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Modern cathedrals are stark in comparison to the ones built in the middle ages. We think we don’t have the ‘time’ to spend years and decades building them (except for the Familia Sagrada in Barcelona, of course).

Listen to some Bach and then some modern composer. One is sublime, the other–not.

Look at a painting by Titian or Rembrant. The work and talent that has gone into it is tremendous. Unlike the painting of black and white stripes I saw many years ago in the Fitzwilliam museum, Cambridge.

We have become lazy in our art as in much else in life these days. So much, I think, that much art the majority of people could do. I could put random notes down on a manuscript and say it’s a piece of music, or record random noises for the same thing.

Anyone can paint squares, on a canvas, or drop a pile of bricks, or leave their bed unmade, or cast sheets into a stream. (Yes, I read someone had got a grant to do this very thing.)

Anyone can string words together and call it a poem.

There’s no skill in that. The skill comes in being able to convince everyone else that it’s art. That’s the true art with these people, not in their works.

Spring. A poem

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Dandelions, like gold, cover the meadows.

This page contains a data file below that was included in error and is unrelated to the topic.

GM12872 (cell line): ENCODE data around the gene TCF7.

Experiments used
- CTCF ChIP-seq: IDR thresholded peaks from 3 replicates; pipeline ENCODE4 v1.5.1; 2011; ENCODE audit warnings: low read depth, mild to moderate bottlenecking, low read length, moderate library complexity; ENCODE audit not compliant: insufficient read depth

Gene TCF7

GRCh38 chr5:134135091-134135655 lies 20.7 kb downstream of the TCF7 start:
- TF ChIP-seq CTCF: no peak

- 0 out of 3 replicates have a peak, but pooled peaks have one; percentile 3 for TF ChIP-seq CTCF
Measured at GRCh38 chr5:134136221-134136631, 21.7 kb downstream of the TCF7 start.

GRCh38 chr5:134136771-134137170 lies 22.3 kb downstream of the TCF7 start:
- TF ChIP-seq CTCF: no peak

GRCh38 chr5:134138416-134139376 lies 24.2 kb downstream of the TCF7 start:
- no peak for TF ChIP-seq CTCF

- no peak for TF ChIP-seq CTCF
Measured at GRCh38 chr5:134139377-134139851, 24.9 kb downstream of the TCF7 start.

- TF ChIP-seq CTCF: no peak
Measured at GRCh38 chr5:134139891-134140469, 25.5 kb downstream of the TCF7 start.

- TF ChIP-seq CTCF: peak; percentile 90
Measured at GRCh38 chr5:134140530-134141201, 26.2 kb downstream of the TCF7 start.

Newborn lambs frolic in fields.
New leaves on the trees are casting their shadows
And winter’s cold grip quickly yields.

At the edges of woodland the primroses glow
And cowslips their scent fills the air.
Anemones dance when the breezes do blow
And birds sing with never a care.

Then bluebells and campions come into bloom
Their colour the blue of the sea.
The cuckoo, that herald of spring, will come soon
His call echoing over the lea.

The song of the blackbird is like molten gold.
His notes are so pure and so clear.
Hearing him seems to banish the cold
And brings joy to all those who hear.

Robin is nesting, and other birds too,
The hedgehog is active once more.
The young of the deer and the badger and shrew
Play their games as in old days of yore.

The sun climbs higher and higher each day
Giving more of his heat and his light.
It sparkles like stars fallen into the bay.
All smile at the beautiful sight.

Hope and excitement come with each spring morn.
What blessings will come with this day?
New starts can begin once again with each dawn
And send us all hopeful away.

Winter Night. (a poem)

This ought to have been published in the winter, but I didn’t get round to it, so I’m publishing it today. Anyway, it’s still technically winter! Hope you enjoy it.

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Snow covers the ice-hard ground
And ponds and lakes are frozen.
All is muffled, every sound.
The birds are silent in the trees,
No moths or butterflies or bees
Just snowflakes by the dozen.

The moon is full and her pale light
Shines gently through the flakes.
But creatures shiver through the night.
The icy wind makes branches quiver
And every living thing to shiver
In trees and hills and lakes.

Across the field there trots a fox.
An owl flies by on silent wings.
On the frozen lake, some ducks.
As snow falls gently on them all,
And cattle low within their stall
We are waiting for the spring.

I welcome all your comments, so please add yours.

I Am Earth. A Poem

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I am Earth.